Government announces last minute petrol price intervention for South Africa

South Africa’s government has extended its general fuel price levy intervention until the beginning of August.

Treasury and the Department of Energy initially announced a temporary reduction in the general fuel levy of R1.50 per litre between April and May 2022 to provide limited short term relief to households from rising fuel prices following Russia’s attack on Ukraine.

The relief was to be funded by a liquidation of a portion of the strategic crude oil reserves.

“Since this announcement, the continuation of the Russia/Ukraine conflict, supply chain bottle-necks and a tightening of global monetary policy have led to further unfavourable changes in the two key drivers of the regulated petrol price, the exchange rate and the global oil price,” Treasury said.

These events have led to even larger increases in fuel prices compared to a few months ago when the temporary fuel levy relief was introduced, it said.

“The withdrawal of the temporary relief in the general fuel levy on 31 March 2022, as per the original announcement, would contribute to an increase in petrol prices of close to R4 per litre, and push prices of 95 octane unleaded petrol (ULP) to above R25 per litre, an increase of just under 20% next month,” Treasury said.


Due to this significant monthly price increase, finance minister Enoch Godongwana has submitted a letter to the Speaker of the National Assembly, requesting the tabling of a two-month proposal for the extension of the reduction in the general fuel levy.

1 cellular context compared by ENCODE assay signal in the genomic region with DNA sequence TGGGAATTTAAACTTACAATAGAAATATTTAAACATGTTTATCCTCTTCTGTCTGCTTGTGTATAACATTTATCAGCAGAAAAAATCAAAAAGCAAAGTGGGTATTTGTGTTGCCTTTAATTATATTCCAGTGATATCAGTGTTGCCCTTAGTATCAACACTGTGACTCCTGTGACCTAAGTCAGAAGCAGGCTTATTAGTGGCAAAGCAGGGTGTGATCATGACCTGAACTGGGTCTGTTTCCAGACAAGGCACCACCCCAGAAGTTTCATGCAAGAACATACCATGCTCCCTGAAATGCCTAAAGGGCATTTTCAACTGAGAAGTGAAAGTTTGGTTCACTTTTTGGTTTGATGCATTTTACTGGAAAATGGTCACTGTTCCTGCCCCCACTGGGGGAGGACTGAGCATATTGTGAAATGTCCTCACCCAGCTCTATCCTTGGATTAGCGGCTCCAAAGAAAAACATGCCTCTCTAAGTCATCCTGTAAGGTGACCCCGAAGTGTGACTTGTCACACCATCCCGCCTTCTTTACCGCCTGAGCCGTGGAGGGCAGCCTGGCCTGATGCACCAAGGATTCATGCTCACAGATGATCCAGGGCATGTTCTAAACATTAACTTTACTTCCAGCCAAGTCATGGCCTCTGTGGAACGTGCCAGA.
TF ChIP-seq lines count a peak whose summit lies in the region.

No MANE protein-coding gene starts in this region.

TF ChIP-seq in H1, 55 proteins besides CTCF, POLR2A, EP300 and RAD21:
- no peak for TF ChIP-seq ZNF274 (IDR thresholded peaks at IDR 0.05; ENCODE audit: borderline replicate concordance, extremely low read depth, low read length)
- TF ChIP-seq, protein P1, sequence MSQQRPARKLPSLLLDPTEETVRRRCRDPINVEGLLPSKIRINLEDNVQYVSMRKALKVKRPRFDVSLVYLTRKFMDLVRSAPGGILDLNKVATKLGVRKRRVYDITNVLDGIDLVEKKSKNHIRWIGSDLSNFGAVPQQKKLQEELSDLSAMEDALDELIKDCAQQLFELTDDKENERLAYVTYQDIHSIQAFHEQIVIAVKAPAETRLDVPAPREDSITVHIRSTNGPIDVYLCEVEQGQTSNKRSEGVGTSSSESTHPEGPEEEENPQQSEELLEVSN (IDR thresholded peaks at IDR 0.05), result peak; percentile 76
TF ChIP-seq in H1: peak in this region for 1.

This will take the form of a continuation of the relief of R1.50 per litre for the first month, from 1 June 2022 to 6 July 2022.

It will be followed by a downward adjustment to the relief for the second month to 75 cents per litre from 7 July 2022 to 2 August 2022.

The revenue foregone from the extension of the relief is estimated at R4.5 billion, Treasury said.

“Unlike the previous announcement, this proposal is expected to have an impact on the fiscal framework as it will not be fully funded through a sale of strategic oil stocks. Government remains committed to the fiscal framework outlined in the Budget 2022.

“The proposed temporary reduction in the fuel levy will be accommodated in the current fiscal framework in a manner that is consistent with the fiscal strategy outlined in the Budget. Any changes, if required, will be announced at the time of the 2022 Medium Term Budget Policy Statement.”

Other changes 

The temporary reduction in the general fuel levy will only smoothen the impact of persistently higher fuel prices on consumers and businesses, as the economy will need to adjust to this new reality, Treasury said.

Other changes include:

  • From 1 June 2022, the Department of Mineral Resources and Energy will remove the demand side management levy of 10c per litre that has been applied to inland 95 ULP.
  • After a review and consultation by the DMRE, it is proposed that the basic fuel price also be decreased by 3c per litre in the coming months.
  • The government intends to continue with consultations and proposals to remove the price cap on 93 ULP, which will partially deregulate the market and introduce more competition to lower pump prices.
  • review of the Regulatory Accounting System, which includes the retail margin, wholesale margin and secondary storage and distribution margins, will be completed by the DMRE to assess the potential to lower margins over the medium term.

The official June 2022 petrol price will be published later on Tuesday, Treasury said.

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